Tuesday, April 29, 2014
Pride and Princesses Gossip and Rules
Gossip and Rules
That evening, I was finishing my homework in my room when Mouche came over to invite me for a swim. After school I just liked to relax and hang out with Mouche and her baby sister, Wednesday, but I usually had to finish my homework first. Since my mom was at work, I grabbed my suit.
‘Don’t bother with the towel,’ Mouche said, and off we went to climb the fence between our houses, like we’d done for the past decade.
As we lay on our lounges, we considered the merits of our Sunrise News Blog – something we’d been updating for the past year - the live feed anti-snark version of the Princess blog. You could visit the Sunrise News Blog anytime of the day to hear about the daily life of Sunrise High in cyberspace. Princessesbf.com was nastier and more exclusive; fashion tips for the desperate and dateless, unfortunate Sunrise High teachers, that sort of thing. The Princesses always wanted to control the legitimate ‘school blog’, Sunrise News, but Mouche and I (token editors), had other ideas.
‘Always have the end in sight at the beginning,’ Mouche began. ‘Planning is the basis of every successful enterprise...’ You could just tell Mouche is going to be a sensational lawyer someday, though I’m not entirely sure what she has in mind.
We’d been planning for a while.
The last weekend of vacation was spent watching hundreds of old high school and romantic movies for ideas. It had been a truly amazing summer holiday filled with evenings of swimming, feasting, DVD watching and looking over all our old photographs and letters to each other, written in baby-handwriting in those early years before we gained access to texting and the web.
Antique memories made us sentimental.
By third grade, we used to drop off notes before school for the other to read when they got home and thus began our pink leather bound, feather-writing hobby; a rehearsal for the Boy-Rating Diary we would one day co-author.
We had a secret hole in the brick wall between our fences where we kept my grandmother’s cake tin lined in plastic to protect the letters from the rain. And every afternoon I would sit on my grandmother’s porch (she only lived one street away) and read or write to Mouche – depending on whose turn it was to do either.
We shared a lot of secrets over those years, stuff that doesn’t seem important now but really seemed to matter when we were eight, and ten and twelve.
It was our discussion on the third night of junior year that led to the drafting of The Boy Rating Rules - that and our supernatural instincts.
Sometimes Mouche and I don’t even have to talk to know what the other is thinking and Mouche can occasionally predict events that haven’t yet happened, but never for herself, only for others and only if they are good.
That night, Mouche had her Tiffany playing cards spread before her. She had made up a different meaning for each card and had amusing ways of applying different people to each of the playing cards which ‘inspired’ her vibes about the future. For example, the Queen of Hearts was red (light in colour) and represented her and her desire to fall in love. I was the Queen of clubs (dark hair, pale skin) Teegan (Diamonds, light hair (red) but ‘money-orientated’ and Freya the Queen of Spades (a dark haired untrustworthy female - at least, that was the meaning for the cards tonight). Then Phoebe would put all the face cards representing the girls she knew and cut cards (red meaning ‘yes’ and black meaning ‘no’) until she had dealt the final card to answer her question.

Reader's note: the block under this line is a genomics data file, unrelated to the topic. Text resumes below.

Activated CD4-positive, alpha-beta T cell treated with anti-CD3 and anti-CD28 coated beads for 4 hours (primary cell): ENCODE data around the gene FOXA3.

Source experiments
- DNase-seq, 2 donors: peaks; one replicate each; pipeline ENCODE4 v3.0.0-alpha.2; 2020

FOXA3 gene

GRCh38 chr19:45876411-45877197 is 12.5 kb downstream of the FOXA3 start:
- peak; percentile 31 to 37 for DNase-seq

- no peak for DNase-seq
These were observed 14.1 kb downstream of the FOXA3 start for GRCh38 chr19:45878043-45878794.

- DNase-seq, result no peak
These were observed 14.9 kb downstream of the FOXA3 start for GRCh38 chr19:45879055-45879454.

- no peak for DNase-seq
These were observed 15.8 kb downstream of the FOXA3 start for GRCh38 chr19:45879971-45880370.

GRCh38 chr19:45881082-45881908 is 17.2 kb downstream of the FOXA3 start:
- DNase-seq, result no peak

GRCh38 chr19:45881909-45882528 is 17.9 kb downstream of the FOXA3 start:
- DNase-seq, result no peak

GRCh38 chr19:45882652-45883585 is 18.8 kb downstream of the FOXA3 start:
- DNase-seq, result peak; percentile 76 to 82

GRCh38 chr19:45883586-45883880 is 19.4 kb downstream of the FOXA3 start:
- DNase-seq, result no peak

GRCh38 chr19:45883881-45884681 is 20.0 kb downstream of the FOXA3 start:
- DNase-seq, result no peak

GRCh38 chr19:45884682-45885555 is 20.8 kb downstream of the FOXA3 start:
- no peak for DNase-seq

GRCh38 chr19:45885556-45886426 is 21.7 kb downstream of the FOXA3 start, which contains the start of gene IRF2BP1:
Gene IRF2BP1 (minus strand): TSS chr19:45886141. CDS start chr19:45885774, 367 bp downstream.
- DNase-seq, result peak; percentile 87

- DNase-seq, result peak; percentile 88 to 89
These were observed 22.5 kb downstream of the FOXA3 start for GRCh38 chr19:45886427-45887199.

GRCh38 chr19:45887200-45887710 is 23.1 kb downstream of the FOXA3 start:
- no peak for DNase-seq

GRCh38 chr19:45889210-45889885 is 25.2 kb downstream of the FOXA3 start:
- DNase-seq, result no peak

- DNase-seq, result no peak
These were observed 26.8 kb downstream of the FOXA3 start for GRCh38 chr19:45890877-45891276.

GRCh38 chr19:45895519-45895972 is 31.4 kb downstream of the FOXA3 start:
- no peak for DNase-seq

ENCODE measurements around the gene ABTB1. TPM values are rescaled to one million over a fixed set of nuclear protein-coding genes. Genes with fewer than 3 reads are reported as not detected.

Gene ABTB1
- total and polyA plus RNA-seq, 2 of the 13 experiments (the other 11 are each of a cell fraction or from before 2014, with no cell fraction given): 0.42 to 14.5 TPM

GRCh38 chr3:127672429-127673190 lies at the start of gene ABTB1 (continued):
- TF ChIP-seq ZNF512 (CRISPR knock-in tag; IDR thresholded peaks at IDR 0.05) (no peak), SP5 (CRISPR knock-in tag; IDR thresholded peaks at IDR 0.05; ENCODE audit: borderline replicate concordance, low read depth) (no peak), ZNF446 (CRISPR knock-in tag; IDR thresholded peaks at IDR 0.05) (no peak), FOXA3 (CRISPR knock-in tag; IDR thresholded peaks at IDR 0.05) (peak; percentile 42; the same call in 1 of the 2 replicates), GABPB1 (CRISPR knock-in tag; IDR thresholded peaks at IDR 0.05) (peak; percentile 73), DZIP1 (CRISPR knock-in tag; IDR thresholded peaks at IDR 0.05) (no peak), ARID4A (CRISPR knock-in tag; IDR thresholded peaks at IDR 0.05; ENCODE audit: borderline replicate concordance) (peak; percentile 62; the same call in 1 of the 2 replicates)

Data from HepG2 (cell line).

Tonight’s question was, ‘will Mouche meet the love of her life this year?’
If the cards were dealt until the end and either me or Mouche or both of us ended up with a red card, we would meet ‘the one’.
‘Of course, a real teen psychic wouldn’t need cards but sometimes our intuition about ourselves requires a little push along. Besides, I’d never claim to be totally psychic, just kind of telepathic. I can feel when the Princesses are using their negative energy against us,’ Mouche said, spraying essential oils to deflect bad energy.
‘Oh, me too. I’m not actually psychic, but I totally read people. I sense it when they like me or when they give me their nasty, jealous vibes...’ I added.
We’d both been victims of the jealous vibe at HSYL. In any case, our card games were just for fun. We had a rule – never to ask a bad question that we didn’t want to know the answer to and never to dwell on anything negative or mean.
Mouche was still dealing; she had nine cards left...
‘Red, red, black, red, black...and here are the answers for two Princesses: Teegan (black), Tory (black), and Phoebe...’
‘Don’t turn it!’ I suddenly screamed.
‘It’s just a game Pheebs, besides, you can never be sure of the vibes for yourself...and only God knows the future...’
‘Oh..okay,’ I was ready to look with one hand covering my right eye ‘...red.’
‘Now it’s my turn... you know what? I’m not going to look!’
‘You promised!’ I yelled.
‘The future is what you make it; it can change every second...I’m going for a swim.’
Just as Mouche stuck her card in the middle of the pack, a corner hung out. When she turned her back to dive into the water, I sneaked a peak.
The card was red. It was the Ace of Hearts. True love.
‘Our Game will make junior year the most memorable yet,’ Mouche declared over ice-cream, after we’d cleared away our playing cards, runes, tea leaves and crystals.
Mouche dragged me back into the pool. We lounged under the night lights on Wednesday’s huge, plastic, floating goldfish. Mouche dragged me around with her until we were playing whirlpool and before we knew it, we were having a water fight about whose ideas ruled.
Have you ever been swimming at night in the heat? It’s amazing, even though Mouche’s older brother, Trey (the grouch), kept yelling at us from the study window to turn it down when we started playing Muse.
Trey was studying pre-med and was a total brainiac with no time for the absurdities of two teenage girls, even if one of them was his sister; especially if one of them was his sister.
‘Hey, quiet!’ he shouted. ‘I’m trying to study and Wednesday’s supposed to be asleep.’